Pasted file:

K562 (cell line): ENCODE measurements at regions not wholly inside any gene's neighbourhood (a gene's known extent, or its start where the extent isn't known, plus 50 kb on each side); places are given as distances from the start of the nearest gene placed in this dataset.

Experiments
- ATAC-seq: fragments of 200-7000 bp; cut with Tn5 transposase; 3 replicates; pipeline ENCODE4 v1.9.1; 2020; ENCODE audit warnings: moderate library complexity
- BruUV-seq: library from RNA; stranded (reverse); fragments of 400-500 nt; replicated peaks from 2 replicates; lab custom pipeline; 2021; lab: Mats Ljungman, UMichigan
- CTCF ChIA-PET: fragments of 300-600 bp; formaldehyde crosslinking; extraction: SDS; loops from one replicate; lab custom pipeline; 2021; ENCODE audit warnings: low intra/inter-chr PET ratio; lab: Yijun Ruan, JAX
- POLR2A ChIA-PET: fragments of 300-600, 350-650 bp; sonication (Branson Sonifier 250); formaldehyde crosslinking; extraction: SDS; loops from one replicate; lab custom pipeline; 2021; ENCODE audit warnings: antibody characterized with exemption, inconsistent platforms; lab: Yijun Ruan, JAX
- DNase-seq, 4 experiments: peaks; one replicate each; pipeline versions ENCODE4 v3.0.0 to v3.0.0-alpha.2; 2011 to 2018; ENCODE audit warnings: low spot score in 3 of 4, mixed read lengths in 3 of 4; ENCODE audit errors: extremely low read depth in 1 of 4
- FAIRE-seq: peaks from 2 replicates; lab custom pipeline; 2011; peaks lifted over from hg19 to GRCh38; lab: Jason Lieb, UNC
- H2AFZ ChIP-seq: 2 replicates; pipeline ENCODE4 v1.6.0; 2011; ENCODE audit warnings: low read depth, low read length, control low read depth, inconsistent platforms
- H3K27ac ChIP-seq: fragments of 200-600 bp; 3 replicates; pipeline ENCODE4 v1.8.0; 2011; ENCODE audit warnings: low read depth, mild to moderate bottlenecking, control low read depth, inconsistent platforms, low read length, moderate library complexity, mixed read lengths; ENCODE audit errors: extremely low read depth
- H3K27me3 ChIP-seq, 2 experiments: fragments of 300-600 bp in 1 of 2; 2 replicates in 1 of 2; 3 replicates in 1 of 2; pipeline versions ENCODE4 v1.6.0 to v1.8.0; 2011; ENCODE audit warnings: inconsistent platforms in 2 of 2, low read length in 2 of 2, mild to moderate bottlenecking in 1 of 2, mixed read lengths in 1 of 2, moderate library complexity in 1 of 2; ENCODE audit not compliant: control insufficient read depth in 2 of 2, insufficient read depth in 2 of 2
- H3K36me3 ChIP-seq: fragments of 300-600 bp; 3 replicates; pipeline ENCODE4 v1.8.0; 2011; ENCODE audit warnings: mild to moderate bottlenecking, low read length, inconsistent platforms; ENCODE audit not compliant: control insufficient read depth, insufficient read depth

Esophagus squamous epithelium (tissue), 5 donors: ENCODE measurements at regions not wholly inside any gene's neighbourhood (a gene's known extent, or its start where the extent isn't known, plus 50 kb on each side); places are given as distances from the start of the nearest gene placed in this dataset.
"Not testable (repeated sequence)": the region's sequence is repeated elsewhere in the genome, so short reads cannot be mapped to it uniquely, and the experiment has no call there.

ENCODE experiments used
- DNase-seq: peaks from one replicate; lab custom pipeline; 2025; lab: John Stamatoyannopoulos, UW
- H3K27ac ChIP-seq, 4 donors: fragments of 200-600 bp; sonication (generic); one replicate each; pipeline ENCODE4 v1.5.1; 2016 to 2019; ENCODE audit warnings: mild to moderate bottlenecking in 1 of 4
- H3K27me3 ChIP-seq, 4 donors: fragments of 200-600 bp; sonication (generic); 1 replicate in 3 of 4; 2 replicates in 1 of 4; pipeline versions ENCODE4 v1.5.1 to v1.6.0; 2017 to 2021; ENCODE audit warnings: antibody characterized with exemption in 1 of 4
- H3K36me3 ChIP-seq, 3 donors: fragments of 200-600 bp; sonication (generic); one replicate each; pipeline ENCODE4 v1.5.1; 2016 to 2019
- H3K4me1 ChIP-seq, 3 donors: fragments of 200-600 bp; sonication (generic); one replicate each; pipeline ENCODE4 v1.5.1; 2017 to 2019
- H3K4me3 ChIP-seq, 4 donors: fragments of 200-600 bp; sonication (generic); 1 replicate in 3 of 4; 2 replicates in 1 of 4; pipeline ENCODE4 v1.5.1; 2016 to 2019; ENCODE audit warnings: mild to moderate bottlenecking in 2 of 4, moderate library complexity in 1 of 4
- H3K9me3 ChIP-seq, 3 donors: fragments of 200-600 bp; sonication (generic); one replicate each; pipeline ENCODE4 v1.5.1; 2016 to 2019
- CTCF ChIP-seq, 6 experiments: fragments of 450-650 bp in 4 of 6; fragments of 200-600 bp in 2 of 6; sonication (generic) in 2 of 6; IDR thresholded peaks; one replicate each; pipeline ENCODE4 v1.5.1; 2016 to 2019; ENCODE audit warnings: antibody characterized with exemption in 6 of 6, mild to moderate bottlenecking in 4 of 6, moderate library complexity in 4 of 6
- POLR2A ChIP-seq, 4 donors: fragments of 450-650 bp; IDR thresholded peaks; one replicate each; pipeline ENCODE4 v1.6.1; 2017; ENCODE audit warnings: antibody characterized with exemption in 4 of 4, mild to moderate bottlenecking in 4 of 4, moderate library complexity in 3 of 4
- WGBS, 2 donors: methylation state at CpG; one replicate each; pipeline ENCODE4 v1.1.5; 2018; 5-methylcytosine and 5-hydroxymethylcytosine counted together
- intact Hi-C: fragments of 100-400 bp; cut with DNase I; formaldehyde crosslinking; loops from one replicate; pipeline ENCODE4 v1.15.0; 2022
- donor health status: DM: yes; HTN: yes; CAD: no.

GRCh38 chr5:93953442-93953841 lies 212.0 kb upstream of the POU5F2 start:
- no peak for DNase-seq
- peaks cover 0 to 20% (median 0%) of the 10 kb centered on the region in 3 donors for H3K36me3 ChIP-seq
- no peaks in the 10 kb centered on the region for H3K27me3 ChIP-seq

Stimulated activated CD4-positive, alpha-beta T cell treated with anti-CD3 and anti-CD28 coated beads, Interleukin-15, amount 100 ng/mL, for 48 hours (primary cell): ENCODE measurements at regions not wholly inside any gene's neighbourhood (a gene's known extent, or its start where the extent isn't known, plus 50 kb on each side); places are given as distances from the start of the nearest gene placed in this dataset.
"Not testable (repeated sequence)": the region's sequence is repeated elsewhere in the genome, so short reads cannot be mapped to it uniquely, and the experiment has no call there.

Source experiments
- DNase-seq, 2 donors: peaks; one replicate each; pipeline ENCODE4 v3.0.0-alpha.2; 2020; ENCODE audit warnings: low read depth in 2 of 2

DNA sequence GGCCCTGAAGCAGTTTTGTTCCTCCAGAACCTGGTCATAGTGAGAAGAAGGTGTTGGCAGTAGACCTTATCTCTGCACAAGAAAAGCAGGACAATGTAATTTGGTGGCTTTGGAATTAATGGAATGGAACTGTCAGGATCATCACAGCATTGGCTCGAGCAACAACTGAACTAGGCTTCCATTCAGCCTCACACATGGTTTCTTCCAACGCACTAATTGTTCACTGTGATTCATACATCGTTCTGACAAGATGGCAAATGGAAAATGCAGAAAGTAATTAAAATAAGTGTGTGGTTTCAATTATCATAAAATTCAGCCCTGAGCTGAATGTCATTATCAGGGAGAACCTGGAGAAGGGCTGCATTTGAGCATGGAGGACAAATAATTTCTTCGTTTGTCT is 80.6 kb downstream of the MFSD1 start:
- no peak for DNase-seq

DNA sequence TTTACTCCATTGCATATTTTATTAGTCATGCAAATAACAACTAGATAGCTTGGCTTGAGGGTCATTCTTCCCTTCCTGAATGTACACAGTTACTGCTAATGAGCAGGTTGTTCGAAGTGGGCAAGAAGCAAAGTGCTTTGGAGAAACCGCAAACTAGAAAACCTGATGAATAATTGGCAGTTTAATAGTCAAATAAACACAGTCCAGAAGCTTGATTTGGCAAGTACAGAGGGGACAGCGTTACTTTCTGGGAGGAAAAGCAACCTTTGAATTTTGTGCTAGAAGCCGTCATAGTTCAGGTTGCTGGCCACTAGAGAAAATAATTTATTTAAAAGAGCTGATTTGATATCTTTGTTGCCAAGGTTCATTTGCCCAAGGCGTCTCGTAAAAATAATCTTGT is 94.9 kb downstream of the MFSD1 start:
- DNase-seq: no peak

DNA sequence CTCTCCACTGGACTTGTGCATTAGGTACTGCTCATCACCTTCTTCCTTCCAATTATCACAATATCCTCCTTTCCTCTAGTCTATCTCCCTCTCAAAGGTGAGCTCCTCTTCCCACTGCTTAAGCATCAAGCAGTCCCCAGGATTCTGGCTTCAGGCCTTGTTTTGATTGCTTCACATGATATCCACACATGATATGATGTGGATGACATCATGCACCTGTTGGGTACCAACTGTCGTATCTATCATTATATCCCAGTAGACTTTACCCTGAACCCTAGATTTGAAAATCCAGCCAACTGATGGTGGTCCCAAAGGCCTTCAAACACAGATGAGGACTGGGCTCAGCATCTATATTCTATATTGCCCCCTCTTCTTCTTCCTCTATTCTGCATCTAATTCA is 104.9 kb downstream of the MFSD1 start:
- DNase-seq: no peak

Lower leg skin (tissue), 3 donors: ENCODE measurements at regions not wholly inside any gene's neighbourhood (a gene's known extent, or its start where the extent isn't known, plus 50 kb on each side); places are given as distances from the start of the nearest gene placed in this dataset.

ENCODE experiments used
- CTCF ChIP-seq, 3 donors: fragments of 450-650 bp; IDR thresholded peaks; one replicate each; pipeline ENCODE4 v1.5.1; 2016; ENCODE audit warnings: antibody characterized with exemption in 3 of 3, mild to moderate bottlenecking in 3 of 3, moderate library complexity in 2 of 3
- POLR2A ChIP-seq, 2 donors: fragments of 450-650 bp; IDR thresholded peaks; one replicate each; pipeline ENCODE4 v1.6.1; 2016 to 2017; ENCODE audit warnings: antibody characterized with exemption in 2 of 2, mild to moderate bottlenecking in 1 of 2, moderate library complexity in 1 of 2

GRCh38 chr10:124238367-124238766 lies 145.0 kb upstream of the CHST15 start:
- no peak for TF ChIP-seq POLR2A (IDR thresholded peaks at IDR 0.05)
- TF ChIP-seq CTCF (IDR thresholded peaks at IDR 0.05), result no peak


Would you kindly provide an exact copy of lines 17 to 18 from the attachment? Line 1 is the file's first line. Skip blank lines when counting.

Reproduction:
- H3K27ac ChIP-seq, 4 donors: fragments of 200-600 bp; sonication (generic); one replicate each; pipeline ENCODE4 v1.5.1; 2016 to 2019; ENCODE audit warnings: mild to moderate bottlenecking in 1 of 4
- H3K27me3 ChIP-seq, 4 donors: fragments of 200-600 bp; sonication (generic); 1 replicate in 3 of 4; 2 replicates in 1 of 4; pipeline versions ENCODE4 v1.5.1 to v1.6.0; 2017 to 2021; ENCODE audit warnings: antibody characterized with exemption in 1 of 4